September 26, 2015 at 5:30 pm #710
It is great (and important) that the licensing model has an unlimited time Free Trial because that way non-commercial developers can use MetalGL for learning purposes (or prototyping purposes), give feedback to MetalGL developers, and encourage community growth and adoption of MetalGL… Then anyone who wants to actually release a real project can buy a paid license. So I hope the unlimited-time Free Trial does not disappear.
Obviously open source-ing all (or a subset) of the project might lead to more community feedback, contributions, and broader adoption… But I also understand it could risk more copycat projects or make it easier for nefarious people to secretly use MetalGL (or code form MetalGL) without paying for a license.
One thing that surprises me about the paid license is that there’s only one option regardless of the number of end users, and regardless of whether the project is commercial (ie has revenue). For example, consider (a lone programmer doing a hobby project who wants to release his demo builds for free for his resume and for others to learn and to encourage others to adopt MetalGL) vs. (a small indie game company of 3-10 people with less than 100,000 users) vs. (a big game with millions of users and millions of dollars in revenue). My understanding of the Free Trial license is that a lone developer is not supposed to release his demo builds for free, which to me is a concern. Compare to – Unreal Engine takes 5% royalty based on gross revenue, Unity has a free Personal Edition.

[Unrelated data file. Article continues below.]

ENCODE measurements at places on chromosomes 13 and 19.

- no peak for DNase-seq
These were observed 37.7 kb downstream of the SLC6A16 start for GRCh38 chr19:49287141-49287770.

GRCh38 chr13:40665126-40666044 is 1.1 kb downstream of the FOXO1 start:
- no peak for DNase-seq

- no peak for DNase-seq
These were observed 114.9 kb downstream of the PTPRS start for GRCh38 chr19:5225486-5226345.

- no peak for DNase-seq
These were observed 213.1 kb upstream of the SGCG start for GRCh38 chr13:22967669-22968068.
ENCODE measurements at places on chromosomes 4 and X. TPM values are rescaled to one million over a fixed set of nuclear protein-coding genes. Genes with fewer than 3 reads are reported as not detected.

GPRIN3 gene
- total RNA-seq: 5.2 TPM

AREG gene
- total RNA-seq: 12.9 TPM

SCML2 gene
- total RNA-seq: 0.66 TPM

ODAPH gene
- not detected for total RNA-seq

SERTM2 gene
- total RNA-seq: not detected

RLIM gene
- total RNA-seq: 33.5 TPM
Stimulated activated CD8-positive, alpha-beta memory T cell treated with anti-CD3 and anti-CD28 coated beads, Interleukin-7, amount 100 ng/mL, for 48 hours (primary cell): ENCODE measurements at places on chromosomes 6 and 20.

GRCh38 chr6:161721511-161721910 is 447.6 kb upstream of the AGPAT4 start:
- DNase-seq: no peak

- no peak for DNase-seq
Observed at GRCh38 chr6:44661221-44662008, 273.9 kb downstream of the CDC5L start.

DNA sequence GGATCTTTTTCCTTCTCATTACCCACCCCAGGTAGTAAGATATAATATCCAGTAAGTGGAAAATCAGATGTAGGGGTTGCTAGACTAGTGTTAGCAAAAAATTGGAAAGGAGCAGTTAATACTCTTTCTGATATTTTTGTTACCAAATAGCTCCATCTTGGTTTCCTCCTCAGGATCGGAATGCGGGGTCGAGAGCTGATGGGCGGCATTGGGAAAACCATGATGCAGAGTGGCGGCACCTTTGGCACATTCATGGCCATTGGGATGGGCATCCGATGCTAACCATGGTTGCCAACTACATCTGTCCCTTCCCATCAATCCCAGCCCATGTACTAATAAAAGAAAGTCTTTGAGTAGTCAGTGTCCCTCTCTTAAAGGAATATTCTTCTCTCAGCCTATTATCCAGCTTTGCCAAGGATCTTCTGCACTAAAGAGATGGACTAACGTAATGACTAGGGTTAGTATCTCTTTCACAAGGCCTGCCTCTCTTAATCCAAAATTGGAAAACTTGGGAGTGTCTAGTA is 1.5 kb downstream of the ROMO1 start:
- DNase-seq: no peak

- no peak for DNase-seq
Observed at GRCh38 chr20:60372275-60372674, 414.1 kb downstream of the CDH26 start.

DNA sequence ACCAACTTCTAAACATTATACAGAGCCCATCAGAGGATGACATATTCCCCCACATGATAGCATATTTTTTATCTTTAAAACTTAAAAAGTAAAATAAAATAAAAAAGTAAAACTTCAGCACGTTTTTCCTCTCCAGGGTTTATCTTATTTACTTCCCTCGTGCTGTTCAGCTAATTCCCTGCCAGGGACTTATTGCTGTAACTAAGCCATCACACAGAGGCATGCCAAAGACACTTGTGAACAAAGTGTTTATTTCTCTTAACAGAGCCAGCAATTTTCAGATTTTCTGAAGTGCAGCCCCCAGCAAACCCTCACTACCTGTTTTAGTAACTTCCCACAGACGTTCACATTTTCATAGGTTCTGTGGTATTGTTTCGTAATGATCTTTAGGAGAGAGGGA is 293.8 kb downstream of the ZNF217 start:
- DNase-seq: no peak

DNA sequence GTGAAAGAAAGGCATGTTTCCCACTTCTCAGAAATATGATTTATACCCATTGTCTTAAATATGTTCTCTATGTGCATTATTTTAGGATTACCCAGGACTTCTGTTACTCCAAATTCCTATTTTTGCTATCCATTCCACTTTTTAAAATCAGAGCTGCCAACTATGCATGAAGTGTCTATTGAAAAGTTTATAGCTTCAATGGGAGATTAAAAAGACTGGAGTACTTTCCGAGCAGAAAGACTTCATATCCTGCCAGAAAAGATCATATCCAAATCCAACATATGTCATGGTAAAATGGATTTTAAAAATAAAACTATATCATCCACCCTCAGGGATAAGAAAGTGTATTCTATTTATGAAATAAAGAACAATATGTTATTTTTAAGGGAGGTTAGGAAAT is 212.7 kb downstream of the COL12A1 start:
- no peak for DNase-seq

Regardless of these concerns, I am looking forward to seeing further development from the MetalGL developers, and I hope there will be lots of adoption by outside developers using MetalGL for their projects!
thank you & best regardsSeptember 27, 2015 at 2:45 pm #720
Thanks for your thoughts on MetalGL.
We’ve priced MetalGL so that it is compatible with the budgets of any project, whether it be a single indie developer or a large development shop. By arranging the pricing per seat, smaller shops get a decent price, and large development shops, with larger teams and budgets, also pay according to the benefit MetalGL brings to their development team. And keep in mind that MetalGL is essentially risk-free. You only purchase a license after you have confirmed the benefits it provides, and have an app that you are essentially ready to ship!
Regarding open-source, at Brenwill, we have significant experience with providing open-source products, and your summary of the upsides and downsides is fairly accurate. However, we do understand the benefits of source access for certain projects, and do provide a source licensing option to key customers.
BTW…we do not agree with the royalty model. After all, if every tool vendor did that, it wouldn’t be long before any particular project accumulated royalties in excess of 100%! :^)
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